THE Corporation lately erected “ for the relief of the Widows and Children of Clergymen, in the communion of the Church of England in America," having honoured me with their commands to publish the following Sermon, together with some account of the rise and progress of the pious and charitable design which it recommends; permit me to offer Both to the world under your patronage-not only as, by Charter, the management of the Charity itself is committed to the inspection of the Archbishops of Canterbury and York, and the Bishop of London, for the time being; but likewise as an humble acknowledgment of the obligations which each of you, my Lords, who now adorn those Sees, have been pleased to confer on,

Your most dutiful, and

Most obedient son and servant,


Philadelphia, October 14, 1769.


THE distressed circumstances, in which the Episcopal Clergy in the more northern provinces of America, (and especially the Missionaries in the service of the Society for the Propagation of the Gospel in foreign parts,) have too frequently been obliged to leave their families, had long been matter of discouragement to many from entering into the ministry of our Church, as well as of regret to pious and worthy members thereof.

After sundry overtures, from time to time, it was at length resolved, at a meeting of the Clergy at Elizabeth-town, in NewJersey, October 1767, to appoint a committee to frame some plan of provision for the distressed widows and children of such of our Clergy as should die in narrow or necessitous circumstances. The committee were the Reverend Dr. Smith, Provost of the College of Philadelphia, the Reverend Dr. Auchmuty, Rector of Trinity Church, the Reverend Dr. Cooper, President of King's College, both of New York, and the Reverend Mr. Cooke, Missionary in Monmouth county, New Jersey. We met at Perth-Amboy, May 12, 1768; and drew up a plan, and draughts of a Charter to be solicited by the Members of the committee in each of the three provinces of New-York, NewJersey and Pennsylvania, that there might be a body corporate, in whichever of these provinces we might have occasion to meet.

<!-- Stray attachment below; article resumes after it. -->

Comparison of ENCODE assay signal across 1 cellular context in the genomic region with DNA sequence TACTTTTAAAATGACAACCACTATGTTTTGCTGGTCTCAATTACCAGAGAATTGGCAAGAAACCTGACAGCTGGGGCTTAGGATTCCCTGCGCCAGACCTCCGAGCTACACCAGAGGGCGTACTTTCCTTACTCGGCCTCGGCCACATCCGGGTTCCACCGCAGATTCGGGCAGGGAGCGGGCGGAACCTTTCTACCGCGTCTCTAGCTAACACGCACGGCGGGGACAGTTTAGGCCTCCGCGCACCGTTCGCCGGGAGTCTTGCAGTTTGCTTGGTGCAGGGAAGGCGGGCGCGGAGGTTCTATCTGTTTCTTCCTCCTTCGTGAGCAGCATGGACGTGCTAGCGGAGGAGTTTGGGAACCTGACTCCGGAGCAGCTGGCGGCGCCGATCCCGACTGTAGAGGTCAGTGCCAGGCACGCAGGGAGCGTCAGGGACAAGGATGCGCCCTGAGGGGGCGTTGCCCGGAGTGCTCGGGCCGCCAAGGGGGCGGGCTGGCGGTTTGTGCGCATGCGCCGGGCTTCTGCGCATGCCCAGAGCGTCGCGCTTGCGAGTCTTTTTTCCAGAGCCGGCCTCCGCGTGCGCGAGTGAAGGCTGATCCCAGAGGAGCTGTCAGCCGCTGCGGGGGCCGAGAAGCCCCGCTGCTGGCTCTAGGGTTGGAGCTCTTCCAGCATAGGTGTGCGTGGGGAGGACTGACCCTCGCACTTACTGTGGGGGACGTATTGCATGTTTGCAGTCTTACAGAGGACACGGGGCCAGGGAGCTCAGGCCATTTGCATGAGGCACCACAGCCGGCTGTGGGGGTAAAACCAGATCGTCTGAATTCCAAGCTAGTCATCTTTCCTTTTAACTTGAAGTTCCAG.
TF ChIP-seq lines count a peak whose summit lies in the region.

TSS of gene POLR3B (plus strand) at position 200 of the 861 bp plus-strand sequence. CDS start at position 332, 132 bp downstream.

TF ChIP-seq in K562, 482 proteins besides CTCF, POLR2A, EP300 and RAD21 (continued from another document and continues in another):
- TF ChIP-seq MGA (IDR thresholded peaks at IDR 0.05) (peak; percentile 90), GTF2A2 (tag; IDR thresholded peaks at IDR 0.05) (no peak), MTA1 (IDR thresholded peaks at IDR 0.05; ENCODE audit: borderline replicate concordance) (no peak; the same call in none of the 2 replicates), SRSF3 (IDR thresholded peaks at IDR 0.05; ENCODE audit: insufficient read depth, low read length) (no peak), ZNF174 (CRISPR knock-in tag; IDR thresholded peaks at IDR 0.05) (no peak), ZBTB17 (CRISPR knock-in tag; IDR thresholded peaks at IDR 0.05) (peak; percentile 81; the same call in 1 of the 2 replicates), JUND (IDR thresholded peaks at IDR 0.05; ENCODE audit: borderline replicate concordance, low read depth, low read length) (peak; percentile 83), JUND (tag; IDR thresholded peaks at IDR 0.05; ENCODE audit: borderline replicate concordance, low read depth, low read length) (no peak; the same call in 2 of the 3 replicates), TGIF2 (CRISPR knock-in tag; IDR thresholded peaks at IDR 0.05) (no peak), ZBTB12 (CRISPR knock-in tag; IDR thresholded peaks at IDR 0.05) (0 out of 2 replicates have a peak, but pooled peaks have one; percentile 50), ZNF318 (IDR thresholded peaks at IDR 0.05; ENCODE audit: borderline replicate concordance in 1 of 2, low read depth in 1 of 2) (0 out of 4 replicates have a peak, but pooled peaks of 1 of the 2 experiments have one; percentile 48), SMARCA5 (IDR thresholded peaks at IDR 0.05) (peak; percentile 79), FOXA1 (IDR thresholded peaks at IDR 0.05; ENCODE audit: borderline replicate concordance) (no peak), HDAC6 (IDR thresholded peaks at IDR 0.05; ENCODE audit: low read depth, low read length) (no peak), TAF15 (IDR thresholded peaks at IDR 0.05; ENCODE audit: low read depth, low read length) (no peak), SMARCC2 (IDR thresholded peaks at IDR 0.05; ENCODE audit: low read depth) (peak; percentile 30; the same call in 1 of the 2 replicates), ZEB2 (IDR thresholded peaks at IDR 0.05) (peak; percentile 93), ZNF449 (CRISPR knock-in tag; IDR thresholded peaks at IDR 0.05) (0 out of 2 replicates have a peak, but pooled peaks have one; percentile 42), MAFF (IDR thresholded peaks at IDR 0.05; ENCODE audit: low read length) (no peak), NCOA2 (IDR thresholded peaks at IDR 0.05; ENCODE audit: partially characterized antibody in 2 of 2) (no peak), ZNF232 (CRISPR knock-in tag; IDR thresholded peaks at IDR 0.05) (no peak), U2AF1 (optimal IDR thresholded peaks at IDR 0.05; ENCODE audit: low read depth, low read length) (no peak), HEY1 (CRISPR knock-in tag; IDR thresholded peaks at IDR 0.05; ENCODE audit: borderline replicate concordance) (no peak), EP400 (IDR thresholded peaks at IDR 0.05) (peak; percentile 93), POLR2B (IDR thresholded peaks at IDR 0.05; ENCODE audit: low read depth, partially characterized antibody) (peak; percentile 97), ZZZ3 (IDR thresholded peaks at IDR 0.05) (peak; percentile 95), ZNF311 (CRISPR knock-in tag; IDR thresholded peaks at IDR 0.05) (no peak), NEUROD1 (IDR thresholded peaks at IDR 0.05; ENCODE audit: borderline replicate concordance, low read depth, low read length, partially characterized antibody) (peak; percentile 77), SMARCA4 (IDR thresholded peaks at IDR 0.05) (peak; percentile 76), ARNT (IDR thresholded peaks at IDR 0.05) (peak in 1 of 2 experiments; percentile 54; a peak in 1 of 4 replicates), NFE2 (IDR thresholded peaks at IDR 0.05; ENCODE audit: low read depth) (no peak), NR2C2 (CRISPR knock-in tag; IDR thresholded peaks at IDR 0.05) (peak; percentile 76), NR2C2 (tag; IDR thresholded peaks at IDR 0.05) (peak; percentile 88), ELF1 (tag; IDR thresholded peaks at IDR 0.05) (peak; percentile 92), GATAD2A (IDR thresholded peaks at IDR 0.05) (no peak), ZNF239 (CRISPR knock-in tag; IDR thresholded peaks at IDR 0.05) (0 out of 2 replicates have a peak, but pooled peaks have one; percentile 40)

This plan and the drafts of the Charters having obtained the approbation of several succeeding meetings of the Clergy, two persons were appointed in each province to solicit the passing thereof; viz. the Reverend Dr. Auchmuty, and Dr. Cooper, in New-York; the Reverend Mr. Cooke, and Mr. Odell, in NewJersey; and the Reverend Dr. Smith, and Mr. (afterwards Dr.) Peters,* in Pennsylvania. And justice requires, that the most public and grateful testimony should be preserved of that readiness and cheerfulness, with which the several Governors consented to the grant of the Charters, in their respective provinces.

The Charter for Pennsylvania was obtained on the 7th of February, 1769; the honourable John Penn, Esq. the Governor, having ordered the seal to be put to it on the first application. His excellency, Governor Franklin, shewed the same readiness, and the Charter from New Jersey was completed in May, 1769. That for New-York, although cheerfully assented to by his excellency Sir Henry Moore, Baronet, was delayed by his indisposition and death; but the passing it was one of the first acts of his successor, the honourable Lieutenant Governor Colden, who put the seal to it, the 29th of September, 1769.

A copy of that Charter follows; not meaning thereby any other preference than what is usually claimed by that colony, in virtue of seniority, among her sister ones.

Then Rector of Christ Church and St. Peters, Philadelphia.